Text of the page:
Executive Summary

To tackle planetary emergencies such as climate change, and the trends and issues shaping today’s and tomorrow’s world, we have to understand their systemic properties, such as tipping points, interconnectedness and resilience. The OECD and the International Institute for Applied Systems Analysis (IIASA) have expertise and experience in applying systems thinking to propose new approaches to achieving this understanding.

The systems approach can promote cross-sectoral, multidisciplinary collaboration in the process of policy formulation by taking proper account of the crucial linkages between issues generally treated separately within different specialisations and scientific and institutional “silos”. The approach provides a methodology to achieve a better understanding of the non-linear behaviour of complex systems and improve the assessment of the consequences of policy interventions.

Next-generation systems analysis models have to better integrate real-world dynamics such as social and behavioural heterogeneity. This will help to represent social dynamics and complex collective decision-making and facilitate the evaluation of the effectiveness of policies and their systemic impacts.

Systems thinking inside the public sector is generally a ‘sense making’ tool to make interconnectedness visible (usually with the help of outside experts) rather than a day-to-day practice that helps guide everyday action and decision-making. Even if policymakers as individuals are systems thinkers, it does not mean the policies they design are systemic; one needs institutions to support systems policy making.

A systems approach is a valid tool to analyse education within the continuum of the life cycle to understand the inter-relationships with other components such as the health and labour force participation, and to identify alternative strategies and foresee their impact. IIASA’s multistate population and education modelling can inform the OECD’s strategic and policy-oriented mission. This will be important in poorer countries where the education, particularly of girls and women, is a key instrument to reduce poverty and improve gender equality.

Five dimensions of inclusivity are consistently helpful for structuring perspectives on challenges to which systems thinking can be applied: impacts; feedbacks; trade-offs; emergences; and stakeholders. Universally relevant training dimensions include systems principles; qualitative and quantitative methods; simple and complex models; and examples.

Developments to obtain more-integrated sustainability pathways could include integrating feedbacks from environmental damages into demographic and education projections; and further integrating demographic, education, and income projections. A gender aspect could also be considered.

The need for collaboration to address global sustainability challenges runs counter to current political trends, where solutions advocated to address the needs of an individual country may prove detrimental by ignoring their international implications and longer-term consequences.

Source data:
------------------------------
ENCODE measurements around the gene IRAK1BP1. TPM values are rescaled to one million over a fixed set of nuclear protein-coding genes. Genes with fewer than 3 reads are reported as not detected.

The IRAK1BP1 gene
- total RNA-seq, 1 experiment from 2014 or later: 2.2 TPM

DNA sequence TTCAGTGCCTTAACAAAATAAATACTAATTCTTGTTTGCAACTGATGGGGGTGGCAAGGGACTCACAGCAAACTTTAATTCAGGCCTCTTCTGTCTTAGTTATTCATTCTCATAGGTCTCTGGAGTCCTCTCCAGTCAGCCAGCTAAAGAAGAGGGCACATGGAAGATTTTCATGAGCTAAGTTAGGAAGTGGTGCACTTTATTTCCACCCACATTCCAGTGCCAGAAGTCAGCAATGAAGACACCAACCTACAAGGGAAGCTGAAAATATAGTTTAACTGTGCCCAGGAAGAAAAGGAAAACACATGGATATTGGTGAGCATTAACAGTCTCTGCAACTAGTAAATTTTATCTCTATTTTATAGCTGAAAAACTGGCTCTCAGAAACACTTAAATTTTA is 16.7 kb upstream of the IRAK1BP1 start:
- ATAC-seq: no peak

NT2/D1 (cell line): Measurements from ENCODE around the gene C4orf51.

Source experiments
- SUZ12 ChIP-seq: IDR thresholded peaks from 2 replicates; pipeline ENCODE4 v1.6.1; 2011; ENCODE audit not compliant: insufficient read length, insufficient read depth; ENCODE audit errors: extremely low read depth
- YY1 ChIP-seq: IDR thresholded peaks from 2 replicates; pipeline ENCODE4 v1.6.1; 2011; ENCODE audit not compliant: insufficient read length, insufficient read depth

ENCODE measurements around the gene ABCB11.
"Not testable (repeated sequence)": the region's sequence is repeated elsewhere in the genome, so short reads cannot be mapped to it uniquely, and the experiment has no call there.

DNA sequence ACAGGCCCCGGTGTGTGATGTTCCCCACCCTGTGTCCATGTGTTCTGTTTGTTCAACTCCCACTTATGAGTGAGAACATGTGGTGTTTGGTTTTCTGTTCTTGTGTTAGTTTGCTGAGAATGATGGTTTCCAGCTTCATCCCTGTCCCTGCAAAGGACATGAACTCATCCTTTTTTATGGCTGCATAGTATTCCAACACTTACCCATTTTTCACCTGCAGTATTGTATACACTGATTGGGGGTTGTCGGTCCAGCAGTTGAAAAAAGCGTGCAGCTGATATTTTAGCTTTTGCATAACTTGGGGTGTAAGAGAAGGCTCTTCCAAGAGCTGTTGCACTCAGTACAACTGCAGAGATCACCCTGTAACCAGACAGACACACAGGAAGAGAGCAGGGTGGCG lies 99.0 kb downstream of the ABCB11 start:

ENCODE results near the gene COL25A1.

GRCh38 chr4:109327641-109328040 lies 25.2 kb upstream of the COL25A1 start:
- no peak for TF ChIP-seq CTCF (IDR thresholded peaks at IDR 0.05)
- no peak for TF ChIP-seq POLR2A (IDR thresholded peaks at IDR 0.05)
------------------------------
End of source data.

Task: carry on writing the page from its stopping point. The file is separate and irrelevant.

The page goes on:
Formal systems modelling can assist innovation policies to tackle deep innovation uncertainty. Models drawing on portfolio theory provide a quantitative framework of the economic value of risk diversification. In these models, different degrees of risk aversion (to innovation failure) become an input variable specified by policymakers. “Optimal” diversification portfolios given pre-specified innovation uncertainties and policy-specified risk aversion can be determined mathematically.

Agent-based modelling (ABM) can complement a systems mapping approach. Agent-based models, including one maintained by IIASA, provide a “sandbox” for exploring the consequences of linkages and feedback effects for individual agents and for the system as a whole.

Studies that would benefit from integration of IIASA and OECD’s approaches, data, and tools include: (1) Globally consistent national efforts for biodiversity. IIASA’s statistical and empirical approaches combined with OECD’s policy expertise to build scenarios of policy efforts across countries. (2) Exploring the role of trade in climate risks resilience to identify trade policy strategies combined with robust land use strategies capable of mitigating the most adverse impacts for food security and the environment. (3) National policies for SDG-compatible development pathways compatible with the Paris Agreement on climate.

Conventional policy analysis contains four precepts that should be reversed. Do not: insist on a single and agreed definition of the problem; distinguish facts from values; set up a single metric for comparing and assessing options; optimise around the most promising option.

A systems approach should be applied to both the system to be governed and the governance system itself. The OECD’s ‘whole of society’ approach for managing risk could incorporate IIASA’s suggestions for establishing learning loops to reframe or enable transformative changes and focus attention on the critical nodes that are key to ensuring resilience of economies and societies.

Systemic issues IIASA and OECD could collaborate on include sustainable and inclusive growth and well-being; linkages between finance, investment, and climate change; concerted policies for the climate, ecosystems, energy, and water nexus; longer-term strategies for employment; managing the interactions between technological innovation and economic progress; a concerted approach to water, food, and trade; systems-based approaches for development co-operation to meet diverse needs and aspirations; strategies and governance to assess and manage systemic risk; improved methodology and tools for modelling; and adapting institutions to systems thinking to meet new challenges.

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